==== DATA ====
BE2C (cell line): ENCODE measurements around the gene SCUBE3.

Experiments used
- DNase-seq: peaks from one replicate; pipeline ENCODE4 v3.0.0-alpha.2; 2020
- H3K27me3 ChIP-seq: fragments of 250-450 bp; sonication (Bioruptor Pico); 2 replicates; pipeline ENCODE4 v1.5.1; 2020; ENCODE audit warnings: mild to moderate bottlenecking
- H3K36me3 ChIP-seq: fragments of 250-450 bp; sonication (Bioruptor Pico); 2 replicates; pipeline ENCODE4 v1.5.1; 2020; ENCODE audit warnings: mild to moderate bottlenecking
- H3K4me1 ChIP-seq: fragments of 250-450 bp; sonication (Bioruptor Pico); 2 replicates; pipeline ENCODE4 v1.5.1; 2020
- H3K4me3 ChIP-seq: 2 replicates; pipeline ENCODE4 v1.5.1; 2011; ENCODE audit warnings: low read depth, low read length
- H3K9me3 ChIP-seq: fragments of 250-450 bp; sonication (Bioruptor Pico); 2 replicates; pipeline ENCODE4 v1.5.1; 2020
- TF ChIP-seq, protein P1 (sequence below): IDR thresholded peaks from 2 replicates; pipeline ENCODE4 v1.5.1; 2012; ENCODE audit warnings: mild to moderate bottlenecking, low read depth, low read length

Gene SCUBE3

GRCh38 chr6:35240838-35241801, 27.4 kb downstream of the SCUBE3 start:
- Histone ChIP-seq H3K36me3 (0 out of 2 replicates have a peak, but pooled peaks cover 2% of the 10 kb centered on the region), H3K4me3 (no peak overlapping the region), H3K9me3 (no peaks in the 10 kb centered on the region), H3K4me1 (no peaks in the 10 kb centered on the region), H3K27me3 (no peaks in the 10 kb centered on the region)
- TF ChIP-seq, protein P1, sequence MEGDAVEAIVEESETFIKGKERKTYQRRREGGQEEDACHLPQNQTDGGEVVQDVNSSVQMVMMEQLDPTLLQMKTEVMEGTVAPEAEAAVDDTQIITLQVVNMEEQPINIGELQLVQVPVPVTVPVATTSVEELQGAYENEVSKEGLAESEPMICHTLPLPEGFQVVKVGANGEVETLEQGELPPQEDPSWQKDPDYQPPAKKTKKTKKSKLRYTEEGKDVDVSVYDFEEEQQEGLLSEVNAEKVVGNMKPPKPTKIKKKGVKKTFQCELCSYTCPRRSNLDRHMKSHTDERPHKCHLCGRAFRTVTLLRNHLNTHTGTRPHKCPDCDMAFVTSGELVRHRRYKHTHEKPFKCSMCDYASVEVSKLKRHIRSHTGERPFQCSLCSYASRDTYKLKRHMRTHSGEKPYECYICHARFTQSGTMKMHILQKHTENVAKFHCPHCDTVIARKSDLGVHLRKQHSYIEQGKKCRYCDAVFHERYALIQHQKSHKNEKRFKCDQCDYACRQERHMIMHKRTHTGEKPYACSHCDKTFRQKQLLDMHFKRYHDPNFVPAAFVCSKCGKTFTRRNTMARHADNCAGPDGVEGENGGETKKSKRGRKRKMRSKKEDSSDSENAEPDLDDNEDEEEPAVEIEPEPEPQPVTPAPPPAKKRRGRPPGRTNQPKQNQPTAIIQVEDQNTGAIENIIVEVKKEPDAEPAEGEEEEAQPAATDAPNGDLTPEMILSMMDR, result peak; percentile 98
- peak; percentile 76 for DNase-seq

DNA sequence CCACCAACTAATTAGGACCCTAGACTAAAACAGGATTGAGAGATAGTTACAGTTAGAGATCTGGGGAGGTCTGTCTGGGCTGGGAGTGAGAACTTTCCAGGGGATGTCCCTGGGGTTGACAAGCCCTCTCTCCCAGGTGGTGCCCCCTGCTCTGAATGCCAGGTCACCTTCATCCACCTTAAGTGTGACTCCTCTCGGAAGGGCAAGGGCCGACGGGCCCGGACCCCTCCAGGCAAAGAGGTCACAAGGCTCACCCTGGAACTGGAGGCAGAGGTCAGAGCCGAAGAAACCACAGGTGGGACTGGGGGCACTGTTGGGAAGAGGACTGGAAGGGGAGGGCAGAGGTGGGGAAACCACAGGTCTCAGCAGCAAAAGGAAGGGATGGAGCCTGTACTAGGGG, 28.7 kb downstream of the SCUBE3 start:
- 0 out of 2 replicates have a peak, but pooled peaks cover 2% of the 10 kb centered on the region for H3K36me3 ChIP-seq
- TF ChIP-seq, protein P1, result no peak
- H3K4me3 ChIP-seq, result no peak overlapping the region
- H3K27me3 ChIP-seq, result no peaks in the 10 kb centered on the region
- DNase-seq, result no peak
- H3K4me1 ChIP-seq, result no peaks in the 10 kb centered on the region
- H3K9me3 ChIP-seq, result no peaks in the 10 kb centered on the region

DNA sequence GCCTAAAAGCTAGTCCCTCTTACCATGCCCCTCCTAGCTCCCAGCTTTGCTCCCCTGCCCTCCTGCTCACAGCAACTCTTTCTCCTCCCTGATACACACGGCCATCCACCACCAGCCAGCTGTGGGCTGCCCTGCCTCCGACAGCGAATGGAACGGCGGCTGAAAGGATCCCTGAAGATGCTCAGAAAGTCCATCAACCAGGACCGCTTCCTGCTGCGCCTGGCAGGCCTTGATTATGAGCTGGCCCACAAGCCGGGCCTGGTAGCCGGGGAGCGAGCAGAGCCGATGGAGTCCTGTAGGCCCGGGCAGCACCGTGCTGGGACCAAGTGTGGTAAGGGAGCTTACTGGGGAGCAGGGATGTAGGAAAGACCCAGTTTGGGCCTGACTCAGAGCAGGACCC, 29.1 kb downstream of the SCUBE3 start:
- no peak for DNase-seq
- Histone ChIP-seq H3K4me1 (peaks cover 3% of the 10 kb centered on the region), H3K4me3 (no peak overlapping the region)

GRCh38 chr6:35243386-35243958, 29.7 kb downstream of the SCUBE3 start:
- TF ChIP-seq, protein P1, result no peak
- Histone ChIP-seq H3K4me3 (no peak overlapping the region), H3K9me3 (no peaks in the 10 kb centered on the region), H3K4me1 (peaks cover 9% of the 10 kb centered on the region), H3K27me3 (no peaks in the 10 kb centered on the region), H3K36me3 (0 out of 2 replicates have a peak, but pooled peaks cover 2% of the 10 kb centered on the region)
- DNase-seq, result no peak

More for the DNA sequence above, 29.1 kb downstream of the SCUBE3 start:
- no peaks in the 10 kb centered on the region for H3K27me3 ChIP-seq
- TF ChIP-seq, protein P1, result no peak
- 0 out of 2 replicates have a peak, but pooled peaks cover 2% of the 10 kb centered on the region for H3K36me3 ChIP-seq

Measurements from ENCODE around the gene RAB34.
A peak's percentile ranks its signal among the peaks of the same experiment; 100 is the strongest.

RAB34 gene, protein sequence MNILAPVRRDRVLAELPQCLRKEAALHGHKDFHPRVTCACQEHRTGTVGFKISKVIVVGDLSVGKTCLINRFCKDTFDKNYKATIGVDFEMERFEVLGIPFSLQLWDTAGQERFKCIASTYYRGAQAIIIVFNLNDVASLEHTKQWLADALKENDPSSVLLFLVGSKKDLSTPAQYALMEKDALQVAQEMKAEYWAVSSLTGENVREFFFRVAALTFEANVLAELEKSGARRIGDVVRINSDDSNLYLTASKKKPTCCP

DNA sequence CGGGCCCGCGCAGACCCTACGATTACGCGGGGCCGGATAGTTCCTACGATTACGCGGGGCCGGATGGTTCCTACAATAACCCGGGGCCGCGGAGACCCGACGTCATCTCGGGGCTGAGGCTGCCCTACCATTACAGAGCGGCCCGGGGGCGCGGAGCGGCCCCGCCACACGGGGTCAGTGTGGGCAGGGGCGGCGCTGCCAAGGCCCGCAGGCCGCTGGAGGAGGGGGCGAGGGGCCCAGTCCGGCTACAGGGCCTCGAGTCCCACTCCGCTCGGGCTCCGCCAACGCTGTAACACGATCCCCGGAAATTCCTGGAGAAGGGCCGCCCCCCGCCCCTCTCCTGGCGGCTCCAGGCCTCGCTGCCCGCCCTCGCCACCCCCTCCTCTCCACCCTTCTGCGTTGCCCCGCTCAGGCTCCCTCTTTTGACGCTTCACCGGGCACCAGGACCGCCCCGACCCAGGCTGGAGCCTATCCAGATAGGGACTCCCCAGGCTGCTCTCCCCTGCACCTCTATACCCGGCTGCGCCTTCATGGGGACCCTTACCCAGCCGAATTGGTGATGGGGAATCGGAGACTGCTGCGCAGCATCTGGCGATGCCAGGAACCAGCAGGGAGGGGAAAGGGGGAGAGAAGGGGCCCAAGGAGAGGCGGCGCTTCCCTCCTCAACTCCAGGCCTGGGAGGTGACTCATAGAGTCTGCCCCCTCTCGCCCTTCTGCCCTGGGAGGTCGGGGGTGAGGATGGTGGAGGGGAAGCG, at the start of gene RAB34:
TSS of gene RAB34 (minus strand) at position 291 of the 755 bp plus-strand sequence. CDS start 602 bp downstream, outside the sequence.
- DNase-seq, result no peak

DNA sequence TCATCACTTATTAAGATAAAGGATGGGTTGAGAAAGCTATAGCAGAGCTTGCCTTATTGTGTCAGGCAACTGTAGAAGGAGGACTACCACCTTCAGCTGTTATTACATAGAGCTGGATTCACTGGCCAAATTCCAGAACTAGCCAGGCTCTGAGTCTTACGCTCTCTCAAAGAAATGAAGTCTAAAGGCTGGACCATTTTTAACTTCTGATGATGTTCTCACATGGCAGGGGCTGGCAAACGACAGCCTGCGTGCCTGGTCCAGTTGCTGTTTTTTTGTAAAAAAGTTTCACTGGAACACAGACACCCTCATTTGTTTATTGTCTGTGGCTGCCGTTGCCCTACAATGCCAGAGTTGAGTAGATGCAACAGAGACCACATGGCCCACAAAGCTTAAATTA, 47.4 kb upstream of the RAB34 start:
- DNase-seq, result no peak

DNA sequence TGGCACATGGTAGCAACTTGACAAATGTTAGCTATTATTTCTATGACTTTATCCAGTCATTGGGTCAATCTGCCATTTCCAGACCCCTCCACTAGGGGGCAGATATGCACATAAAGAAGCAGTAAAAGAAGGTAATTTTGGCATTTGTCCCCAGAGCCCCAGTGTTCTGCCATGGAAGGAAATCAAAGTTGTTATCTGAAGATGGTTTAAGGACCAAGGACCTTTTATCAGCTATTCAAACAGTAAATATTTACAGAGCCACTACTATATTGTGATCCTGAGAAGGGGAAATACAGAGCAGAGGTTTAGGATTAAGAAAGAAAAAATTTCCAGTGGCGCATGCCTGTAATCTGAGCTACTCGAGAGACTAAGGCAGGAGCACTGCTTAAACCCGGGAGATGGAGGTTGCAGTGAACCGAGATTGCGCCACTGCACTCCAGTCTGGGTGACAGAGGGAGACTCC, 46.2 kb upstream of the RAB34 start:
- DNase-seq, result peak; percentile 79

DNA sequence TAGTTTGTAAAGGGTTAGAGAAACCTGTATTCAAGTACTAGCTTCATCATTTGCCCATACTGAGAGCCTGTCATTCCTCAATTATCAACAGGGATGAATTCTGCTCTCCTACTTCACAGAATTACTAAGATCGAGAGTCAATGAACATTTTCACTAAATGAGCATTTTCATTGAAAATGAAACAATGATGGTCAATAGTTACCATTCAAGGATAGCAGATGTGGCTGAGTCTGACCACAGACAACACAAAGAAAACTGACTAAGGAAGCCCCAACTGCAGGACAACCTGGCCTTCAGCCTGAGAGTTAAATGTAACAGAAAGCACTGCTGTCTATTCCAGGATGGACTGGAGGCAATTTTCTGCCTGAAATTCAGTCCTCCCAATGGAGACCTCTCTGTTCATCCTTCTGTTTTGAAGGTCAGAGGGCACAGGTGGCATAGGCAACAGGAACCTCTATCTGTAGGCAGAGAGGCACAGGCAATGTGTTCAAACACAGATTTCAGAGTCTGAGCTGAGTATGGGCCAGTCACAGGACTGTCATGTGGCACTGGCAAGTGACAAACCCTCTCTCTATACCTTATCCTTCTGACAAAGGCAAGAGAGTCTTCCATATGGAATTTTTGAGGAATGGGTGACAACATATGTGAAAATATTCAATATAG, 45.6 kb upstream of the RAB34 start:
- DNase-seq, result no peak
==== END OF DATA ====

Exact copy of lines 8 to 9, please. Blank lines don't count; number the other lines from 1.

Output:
- H3K9me3 ChIP-seq: fragments of 250-450 bp; sonication (Bioruptor Pico); 2 replicates; pipeline ENCODE4 v1.5.1; 2020
- TF ChIP-seq, protein P1 (sequence below): IDR thresholded peaks from 2 replicates; pipeline ENCODE4 v1.5.1; 2012; ENCODE audit warnings: mild to moderate bottlenecking, low read depth, low read length